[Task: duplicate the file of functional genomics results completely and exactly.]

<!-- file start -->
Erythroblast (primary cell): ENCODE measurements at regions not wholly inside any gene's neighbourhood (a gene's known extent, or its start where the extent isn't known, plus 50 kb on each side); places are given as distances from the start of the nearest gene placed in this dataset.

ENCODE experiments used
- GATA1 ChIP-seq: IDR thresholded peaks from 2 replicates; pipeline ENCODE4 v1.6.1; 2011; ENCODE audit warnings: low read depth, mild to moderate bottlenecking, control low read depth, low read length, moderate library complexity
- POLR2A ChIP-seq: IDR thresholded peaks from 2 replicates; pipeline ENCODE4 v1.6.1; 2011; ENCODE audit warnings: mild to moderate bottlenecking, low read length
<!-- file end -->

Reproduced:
Erythroblast (primary cell): ENCODE measurements at regions not wholly inside any gene's neighbourhood (a gene's known extent, or its start where the extent isn't known, plus 50 kb on each side); places are given as distances from the start of the nearest gene placed in this dataset.

ENCODE experiments used
- GATA1 ChIP-seq: IDR thresholded peaks from 2 replicates; pipeline ENCODE4 v1.6.1; 2011; ENCODE audit warnings: low read depth, mild to moderate bottlenecking, control low read depth, low read length, moderate library complexity
- POLR2A ChIP-seq: IDR thresholded peaks from 2 replicates; pipeline ENCODE4 v1.6.1; 2011; ENCODE audit warnings: mild to moderate bottlenecking, low read length